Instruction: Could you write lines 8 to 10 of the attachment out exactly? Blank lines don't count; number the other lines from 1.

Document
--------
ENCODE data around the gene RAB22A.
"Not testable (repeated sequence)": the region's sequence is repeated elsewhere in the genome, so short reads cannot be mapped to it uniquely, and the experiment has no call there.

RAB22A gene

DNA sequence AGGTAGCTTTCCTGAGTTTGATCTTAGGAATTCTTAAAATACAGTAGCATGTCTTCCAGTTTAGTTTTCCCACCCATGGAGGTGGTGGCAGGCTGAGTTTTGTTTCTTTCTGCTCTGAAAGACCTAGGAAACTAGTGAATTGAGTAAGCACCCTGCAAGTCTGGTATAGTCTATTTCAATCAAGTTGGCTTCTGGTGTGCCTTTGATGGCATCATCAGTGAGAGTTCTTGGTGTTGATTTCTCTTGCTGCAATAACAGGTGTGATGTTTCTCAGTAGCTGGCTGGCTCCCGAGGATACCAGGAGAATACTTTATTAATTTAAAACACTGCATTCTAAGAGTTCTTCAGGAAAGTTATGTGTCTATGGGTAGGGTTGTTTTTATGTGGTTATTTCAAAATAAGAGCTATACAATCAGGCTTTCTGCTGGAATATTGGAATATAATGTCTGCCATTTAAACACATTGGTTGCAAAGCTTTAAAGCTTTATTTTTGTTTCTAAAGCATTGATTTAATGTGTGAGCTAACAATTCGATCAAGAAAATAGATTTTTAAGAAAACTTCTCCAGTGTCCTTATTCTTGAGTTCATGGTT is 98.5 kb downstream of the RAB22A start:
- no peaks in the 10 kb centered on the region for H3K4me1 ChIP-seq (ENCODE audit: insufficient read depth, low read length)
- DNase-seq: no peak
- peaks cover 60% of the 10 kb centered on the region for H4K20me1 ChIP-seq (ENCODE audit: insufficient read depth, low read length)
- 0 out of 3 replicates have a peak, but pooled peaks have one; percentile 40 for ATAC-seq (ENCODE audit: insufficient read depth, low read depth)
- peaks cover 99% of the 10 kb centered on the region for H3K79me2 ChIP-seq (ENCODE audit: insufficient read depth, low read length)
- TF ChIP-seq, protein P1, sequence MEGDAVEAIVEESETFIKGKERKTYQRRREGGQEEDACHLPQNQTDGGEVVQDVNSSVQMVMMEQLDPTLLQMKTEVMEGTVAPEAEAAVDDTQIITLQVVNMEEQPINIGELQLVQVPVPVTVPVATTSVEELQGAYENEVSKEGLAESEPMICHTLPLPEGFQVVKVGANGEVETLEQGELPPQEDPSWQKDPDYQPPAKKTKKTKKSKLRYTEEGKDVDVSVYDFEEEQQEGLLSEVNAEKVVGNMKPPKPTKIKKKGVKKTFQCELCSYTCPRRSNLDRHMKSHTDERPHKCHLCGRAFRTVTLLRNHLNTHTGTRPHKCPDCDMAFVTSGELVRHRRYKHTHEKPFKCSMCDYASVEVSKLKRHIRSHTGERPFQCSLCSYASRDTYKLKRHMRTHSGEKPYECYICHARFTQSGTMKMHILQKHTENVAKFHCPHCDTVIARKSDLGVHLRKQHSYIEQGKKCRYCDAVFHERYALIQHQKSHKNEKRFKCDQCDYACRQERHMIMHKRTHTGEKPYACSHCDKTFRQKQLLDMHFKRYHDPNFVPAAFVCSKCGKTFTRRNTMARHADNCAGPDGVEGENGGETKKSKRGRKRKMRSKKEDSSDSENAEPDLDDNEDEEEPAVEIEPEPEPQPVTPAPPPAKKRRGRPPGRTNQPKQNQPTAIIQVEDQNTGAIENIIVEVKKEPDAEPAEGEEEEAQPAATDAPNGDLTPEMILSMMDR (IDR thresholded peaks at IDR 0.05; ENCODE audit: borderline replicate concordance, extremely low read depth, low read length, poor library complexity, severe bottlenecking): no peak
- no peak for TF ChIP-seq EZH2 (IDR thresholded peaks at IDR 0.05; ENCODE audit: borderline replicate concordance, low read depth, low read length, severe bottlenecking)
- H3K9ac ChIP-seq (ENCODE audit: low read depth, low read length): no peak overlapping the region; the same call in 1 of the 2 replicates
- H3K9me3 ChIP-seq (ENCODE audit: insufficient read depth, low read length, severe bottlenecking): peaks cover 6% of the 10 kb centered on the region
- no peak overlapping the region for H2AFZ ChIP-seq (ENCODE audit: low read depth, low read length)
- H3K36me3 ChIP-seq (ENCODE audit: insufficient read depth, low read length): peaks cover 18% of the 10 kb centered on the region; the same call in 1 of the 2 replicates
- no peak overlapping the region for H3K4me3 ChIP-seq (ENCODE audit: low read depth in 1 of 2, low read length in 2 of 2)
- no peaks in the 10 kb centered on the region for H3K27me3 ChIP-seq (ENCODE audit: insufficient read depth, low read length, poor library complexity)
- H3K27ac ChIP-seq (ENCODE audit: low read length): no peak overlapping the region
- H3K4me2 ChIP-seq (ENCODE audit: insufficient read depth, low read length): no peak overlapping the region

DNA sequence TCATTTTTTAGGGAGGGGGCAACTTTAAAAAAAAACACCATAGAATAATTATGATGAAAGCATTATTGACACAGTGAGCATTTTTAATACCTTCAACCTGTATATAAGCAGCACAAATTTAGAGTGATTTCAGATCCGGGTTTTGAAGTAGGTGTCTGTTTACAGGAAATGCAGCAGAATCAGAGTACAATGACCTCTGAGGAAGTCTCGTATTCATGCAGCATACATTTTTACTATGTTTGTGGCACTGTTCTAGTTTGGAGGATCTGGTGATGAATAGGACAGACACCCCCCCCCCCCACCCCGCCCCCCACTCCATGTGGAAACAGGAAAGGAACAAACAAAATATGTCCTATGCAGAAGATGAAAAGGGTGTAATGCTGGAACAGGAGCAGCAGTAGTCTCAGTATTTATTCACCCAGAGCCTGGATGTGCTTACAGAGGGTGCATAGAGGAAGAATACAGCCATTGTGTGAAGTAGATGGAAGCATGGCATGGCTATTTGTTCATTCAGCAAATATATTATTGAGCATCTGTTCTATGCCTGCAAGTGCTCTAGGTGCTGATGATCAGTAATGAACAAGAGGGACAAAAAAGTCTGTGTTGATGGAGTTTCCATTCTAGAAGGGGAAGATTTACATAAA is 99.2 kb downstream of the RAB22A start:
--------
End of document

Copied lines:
- 0 out of 3 replicates have a peak, but pooled peaks have one; percentile 40 for ATAC-seq (ENCODE audit: insufficient read depth, low read depth)
- peaks cover 99% of the 10 kb centered on the region for H3K79me2 ChIP-seq (ENCODE audit: insufficient read depth, low read length)
- TF ChIP-seq, protein P1, sequence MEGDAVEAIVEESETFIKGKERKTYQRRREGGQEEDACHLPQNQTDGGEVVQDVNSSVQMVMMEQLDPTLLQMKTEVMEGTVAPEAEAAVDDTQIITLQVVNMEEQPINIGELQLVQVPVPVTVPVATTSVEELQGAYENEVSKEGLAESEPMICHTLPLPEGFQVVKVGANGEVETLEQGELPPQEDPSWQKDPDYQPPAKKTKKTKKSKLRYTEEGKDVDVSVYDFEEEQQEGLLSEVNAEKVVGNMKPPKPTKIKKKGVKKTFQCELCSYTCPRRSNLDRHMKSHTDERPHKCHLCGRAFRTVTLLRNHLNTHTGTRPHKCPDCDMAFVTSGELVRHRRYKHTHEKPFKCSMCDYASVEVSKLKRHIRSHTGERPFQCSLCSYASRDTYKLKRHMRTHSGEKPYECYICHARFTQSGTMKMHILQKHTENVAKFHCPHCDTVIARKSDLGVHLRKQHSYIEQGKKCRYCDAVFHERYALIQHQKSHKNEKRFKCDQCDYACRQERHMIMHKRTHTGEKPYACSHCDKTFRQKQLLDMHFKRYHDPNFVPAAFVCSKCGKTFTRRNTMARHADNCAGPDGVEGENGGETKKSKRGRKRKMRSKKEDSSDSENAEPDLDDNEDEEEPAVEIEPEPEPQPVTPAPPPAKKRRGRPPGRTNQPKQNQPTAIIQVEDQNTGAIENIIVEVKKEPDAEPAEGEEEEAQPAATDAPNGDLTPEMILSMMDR (IDR thresholded peaks at IDR 0.05; ENCODE audit: borderline replicate concordance, extremely low read depth, low read length, poor library complexity, severe bottlenecking): no peak